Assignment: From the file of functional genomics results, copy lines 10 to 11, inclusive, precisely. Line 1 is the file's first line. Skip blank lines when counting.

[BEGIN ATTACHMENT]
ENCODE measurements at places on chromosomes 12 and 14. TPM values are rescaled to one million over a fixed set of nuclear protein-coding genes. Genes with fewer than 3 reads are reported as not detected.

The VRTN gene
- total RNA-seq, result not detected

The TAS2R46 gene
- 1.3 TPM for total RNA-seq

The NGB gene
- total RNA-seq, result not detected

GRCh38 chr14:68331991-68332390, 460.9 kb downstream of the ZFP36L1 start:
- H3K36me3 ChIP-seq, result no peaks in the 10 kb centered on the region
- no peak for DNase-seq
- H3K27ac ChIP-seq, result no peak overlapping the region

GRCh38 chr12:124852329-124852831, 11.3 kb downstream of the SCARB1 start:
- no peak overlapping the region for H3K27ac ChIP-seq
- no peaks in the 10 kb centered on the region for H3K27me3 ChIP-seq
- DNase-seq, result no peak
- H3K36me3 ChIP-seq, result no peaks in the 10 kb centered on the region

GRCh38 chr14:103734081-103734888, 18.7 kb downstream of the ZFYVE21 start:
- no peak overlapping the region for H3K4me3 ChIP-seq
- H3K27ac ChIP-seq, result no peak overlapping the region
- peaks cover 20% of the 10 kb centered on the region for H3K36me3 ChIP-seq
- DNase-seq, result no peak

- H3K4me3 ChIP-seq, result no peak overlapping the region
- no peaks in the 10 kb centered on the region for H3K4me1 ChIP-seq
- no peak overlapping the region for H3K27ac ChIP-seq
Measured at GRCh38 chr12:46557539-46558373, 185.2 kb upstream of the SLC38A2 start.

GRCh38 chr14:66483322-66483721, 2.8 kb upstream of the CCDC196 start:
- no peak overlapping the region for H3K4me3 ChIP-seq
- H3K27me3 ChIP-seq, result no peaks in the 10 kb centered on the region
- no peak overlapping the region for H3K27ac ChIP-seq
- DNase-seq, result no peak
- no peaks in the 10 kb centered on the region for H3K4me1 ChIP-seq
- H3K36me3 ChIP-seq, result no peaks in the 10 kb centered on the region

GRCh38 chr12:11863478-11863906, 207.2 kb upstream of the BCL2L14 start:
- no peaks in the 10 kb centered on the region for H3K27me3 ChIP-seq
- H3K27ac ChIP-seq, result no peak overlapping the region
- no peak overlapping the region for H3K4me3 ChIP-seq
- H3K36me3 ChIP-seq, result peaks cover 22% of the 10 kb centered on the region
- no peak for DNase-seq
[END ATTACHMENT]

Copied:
- no peak for DNase-seq
- H3K27ac ChIP-seq, result no peak overlapping the region